The season is in full swing as Harriet and M15 continue to add sticks to the railings and grasses to their nest. Harriet does her part bringing moss and fresh sprigs of pine needles. Discussions ensue over placement of the materials resulting in Harriet getting the say-so most times. M15 is more consistent with food deliveries for Harriet. Great care is taken in the meal department since there have been juvenile and subadult Eagles following M15 who might be looking to snag an easy lunch. These visitors possibly have traveled a long way, they are hungry and may associate a nest and adult Eagles with food. These could be some reasons why there are so many lurking around. The newly adult Eagles visiting the area are instinctively looking for mates and nests of their own. Harriet and M15 remain cautious with these interested visitors encroaching in their territory. They are only tolerated for a short time before being escorted away. As time for egg laying nears Harriet and M15 will consider all visitors as intruders and not allow any near their nest or territory.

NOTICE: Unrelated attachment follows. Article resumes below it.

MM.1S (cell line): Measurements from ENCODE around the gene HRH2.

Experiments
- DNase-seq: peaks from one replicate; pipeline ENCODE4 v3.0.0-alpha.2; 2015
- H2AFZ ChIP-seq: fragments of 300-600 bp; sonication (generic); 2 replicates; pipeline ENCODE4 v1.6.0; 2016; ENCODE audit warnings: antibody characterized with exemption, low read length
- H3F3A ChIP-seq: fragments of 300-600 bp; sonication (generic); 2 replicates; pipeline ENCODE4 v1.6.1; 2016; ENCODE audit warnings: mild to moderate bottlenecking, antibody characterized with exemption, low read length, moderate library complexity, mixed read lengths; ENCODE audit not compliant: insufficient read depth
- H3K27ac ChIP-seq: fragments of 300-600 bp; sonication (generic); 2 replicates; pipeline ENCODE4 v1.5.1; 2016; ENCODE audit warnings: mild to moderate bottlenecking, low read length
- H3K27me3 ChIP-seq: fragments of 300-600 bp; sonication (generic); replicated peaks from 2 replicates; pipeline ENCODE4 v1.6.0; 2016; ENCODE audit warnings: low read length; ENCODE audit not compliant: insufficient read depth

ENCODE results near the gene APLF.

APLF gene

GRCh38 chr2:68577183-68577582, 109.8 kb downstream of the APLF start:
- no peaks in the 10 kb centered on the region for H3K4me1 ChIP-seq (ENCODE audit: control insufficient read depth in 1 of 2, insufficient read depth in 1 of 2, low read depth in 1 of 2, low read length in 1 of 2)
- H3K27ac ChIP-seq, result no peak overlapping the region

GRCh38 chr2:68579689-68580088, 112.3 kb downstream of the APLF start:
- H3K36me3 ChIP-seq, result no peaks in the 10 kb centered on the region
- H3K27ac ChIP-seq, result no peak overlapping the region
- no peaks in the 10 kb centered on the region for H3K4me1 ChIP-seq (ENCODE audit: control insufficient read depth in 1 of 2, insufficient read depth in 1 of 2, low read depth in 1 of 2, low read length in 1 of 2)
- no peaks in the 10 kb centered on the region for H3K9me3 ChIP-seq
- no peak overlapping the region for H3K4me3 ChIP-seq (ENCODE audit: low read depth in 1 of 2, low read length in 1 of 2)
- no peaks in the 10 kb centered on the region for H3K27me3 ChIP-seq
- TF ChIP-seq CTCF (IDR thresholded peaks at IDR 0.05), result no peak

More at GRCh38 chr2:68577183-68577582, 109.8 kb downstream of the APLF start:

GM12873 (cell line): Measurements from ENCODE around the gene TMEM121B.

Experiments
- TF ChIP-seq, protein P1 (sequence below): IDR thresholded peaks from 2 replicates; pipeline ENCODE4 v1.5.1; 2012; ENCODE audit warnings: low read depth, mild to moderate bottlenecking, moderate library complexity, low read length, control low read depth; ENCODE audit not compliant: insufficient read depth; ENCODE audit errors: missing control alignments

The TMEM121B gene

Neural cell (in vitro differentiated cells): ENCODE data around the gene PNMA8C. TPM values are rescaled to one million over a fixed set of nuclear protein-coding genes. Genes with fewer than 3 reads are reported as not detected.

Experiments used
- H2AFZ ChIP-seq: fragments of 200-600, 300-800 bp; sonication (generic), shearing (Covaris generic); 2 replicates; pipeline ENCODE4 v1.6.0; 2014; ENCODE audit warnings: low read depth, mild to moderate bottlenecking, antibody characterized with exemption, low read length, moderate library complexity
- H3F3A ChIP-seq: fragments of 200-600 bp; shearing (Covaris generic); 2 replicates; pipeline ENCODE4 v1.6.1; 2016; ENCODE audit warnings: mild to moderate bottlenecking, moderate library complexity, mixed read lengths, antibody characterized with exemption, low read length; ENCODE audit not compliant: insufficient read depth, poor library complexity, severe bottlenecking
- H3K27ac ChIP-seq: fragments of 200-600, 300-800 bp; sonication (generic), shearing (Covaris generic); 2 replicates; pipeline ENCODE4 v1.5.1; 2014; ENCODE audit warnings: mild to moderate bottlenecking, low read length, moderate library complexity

Harriet has been observed “footing” or giving M15 the “love tap” and flapping her wings at and over him. The female Eagle uses this behavior to show dominance over the male Eagle and to encourage mating. In doing so Harriet ensures that M15 will be loyal to her and their eaglets, providing food and protection for them and taking an active part in their care and rearing. Harriet rules the roost so to speak keeping the Eagle Family together. M15 has done an excellent job fulfilling all of the needs for Harriet and their young.
M15 and Harriet have been taking time to enjoy their pond and surroundings. They perched in the nest tree overnight a few nights and spent the night away on other occasions. They appear to be eating well looking healthy and well rested. It is evident that Harriet and M15’s bond is strong and they are ready to heed their calling to bring new life to the pasture. Nest Notes by dadsjazz
Video captured from SWEFC cameras by Lady Hawk
Video captured from SWFEC cameras by Uta Große